22 February 2006 Glutamate-induced intracellular calcium oscillations in astrocytes with confocal microscopy
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Changes in the intracellular Ca2+ concentration ([Ca2+]i) play a crucial role involved in the modulation of signal transduction, development, and plasticity in the CNS. Glial cells can respond to various stimuli with an increase in [Ca2+]i. In this paper, we used confocal microscopy to study calcium transient induced by glutamate in cultured astrocytes. Firstly, 100 μM glutamate induced long-time intracellular calcium oscillations in astrocytes and only a single spike under calcium-free solution. When the concentration of glutamate decreased to 1 μM, only a single spike could be induced. It shows that intracellular calcium oscillations depend on agonist concentration and extracellular Ca2+. Secondly, we investigated amplitude of responses under different stimulation. The amplitude of initial peak induced by 100 μM glutamate decreased in Ca2+-free condition, whereas the duration of kinetics was prolonged. But both the amplitude and area of a single spike induced by 1 μM Glu decreased in Ca2+-free condition. The results show that areaof peak is more accurate than amplitude to display transients of [Ca2+]i. All results above suggest that astrocytes are not passive, they display diverse temporal and spatial increases in [Ca2+]i in response to a variety of stimuli. These [Ca2+]i increases provide a possible means for information coding.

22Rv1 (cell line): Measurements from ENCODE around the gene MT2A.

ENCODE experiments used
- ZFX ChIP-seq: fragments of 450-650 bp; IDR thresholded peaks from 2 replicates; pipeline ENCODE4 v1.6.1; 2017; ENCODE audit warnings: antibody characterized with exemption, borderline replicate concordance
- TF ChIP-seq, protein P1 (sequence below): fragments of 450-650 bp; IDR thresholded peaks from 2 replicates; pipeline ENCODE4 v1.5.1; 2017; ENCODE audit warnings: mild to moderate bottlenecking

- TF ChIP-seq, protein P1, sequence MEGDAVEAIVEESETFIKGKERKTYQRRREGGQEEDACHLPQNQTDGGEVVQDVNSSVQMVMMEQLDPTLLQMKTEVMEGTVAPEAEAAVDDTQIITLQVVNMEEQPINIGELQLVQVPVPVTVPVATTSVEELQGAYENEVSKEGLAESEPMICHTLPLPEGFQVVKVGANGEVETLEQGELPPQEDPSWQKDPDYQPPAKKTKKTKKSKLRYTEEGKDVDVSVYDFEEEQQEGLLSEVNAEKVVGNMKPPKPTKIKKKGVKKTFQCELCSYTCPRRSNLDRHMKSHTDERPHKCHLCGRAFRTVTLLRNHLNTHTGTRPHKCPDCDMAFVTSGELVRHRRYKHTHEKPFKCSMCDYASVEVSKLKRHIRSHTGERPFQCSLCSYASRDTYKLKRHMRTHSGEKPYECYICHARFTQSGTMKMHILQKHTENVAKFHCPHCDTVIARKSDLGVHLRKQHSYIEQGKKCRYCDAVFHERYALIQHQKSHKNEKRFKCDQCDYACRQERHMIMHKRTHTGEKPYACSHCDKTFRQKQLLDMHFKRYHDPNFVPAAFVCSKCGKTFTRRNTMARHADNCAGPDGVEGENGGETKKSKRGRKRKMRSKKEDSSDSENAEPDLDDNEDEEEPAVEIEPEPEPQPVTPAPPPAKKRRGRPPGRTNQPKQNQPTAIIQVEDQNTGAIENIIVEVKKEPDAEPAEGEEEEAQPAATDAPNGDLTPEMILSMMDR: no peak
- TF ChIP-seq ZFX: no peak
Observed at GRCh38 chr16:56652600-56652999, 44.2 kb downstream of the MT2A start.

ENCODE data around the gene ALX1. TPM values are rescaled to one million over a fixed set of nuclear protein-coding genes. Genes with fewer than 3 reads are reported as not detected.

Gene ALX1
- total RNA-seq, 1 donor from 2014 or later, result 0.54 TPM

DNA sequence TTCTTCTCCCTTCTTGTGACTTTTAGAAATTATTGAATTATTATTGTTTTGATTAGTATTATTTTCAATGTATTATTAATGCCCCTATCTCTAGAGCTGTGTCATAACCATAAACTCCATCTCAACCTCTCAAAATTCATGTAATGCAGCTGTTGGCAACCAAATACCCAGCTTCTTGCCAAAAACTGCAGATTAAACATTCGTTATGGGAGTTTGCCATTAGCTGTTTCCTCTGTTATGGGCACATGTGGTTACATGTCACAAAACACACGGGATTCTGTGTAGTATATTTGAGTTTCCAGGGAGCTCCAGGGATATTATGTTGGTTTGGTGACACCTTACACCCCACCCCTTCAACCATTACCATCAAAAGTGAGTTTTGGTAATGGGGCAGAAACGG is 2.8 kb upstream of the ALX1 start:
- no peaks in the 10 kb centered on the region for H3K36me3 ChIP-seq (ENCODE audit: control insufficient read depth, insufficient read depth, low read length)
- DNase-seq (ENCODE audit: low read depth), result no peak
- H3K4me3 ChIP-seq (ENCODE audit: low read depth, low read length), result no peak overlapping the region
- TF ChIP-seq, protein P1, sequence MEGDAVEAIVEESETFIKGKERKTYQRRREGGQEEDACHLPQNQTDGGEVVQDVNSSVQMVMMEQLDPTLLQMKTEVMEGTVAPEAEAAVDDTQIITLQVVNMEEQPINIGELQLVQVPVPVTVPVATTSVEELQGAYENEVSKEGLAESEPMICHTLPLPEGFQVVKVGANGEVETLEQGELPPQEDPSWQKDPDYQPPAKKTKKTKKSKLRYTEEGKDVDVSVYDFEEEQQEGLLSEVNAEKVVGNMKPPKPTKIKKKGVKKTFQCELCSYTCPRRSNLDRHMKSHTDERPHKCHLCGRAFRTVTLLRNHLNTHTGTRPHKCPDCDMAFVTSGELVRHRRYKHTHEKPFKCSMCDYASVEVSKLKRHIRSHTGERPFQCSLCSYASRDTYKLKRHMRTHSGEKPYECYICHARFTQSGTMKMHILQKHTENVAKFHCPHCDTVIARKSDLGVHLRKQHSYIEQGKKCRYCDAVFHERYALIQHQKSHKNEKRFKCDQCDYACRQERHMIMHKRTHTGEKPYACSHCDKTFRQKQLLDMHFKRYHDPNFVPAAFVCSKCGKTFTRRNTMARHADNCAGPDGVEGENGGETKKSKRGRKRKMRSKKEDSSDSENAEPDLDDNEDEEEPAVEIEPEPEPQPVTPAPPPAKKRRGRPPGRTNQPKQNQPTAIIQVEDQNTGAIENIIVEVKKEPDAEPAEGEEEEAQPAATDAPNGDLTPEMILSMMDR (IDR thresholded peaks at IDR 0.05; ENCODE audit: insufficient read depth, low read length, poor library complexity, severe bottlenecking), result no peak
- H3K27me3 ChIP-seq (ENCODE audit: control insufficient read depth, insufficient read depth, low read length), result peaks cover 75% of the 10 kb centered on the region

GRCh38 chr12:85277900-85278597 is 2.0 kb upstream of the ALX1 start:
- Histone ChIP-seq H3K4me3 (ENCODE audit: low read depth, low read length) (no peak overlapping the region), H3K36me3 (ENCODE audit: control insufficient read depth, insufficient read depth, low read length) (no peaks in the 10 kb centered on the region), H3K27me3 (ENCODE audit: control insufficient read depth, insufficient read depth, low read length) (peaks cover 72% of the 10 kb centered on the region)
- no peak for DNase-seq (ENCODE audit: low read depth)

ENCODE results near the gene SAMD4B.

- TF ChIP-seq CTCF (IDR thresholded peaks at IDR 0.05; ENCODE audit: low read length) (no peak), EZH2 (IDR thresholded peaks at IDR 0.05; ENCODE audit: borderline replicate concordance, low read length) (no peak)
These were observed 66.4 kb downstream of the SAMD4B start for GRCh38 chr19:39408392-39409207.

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Yuan Zhang, Yuan Zhang, Wei Zhou, Wei Zhou, Xiuli Liu, Xiuli Liu, Geng Zhu, Geng Zhu, Yuxiang Wu, Yuxiang Wu, Qingming Luo, Qingming Luo, } "Glutamate-induced intracellular calcium oscillations in astrocytes with confocal microscopy", Proc. SPIE 6088, Imaging, Manipulation, and Analysis of Biomolecules, Cells, and Tissues IV, 60881I (22 February 2006); doi: 10.1117/12.647055; https://doi.org/10.1117/12.647055

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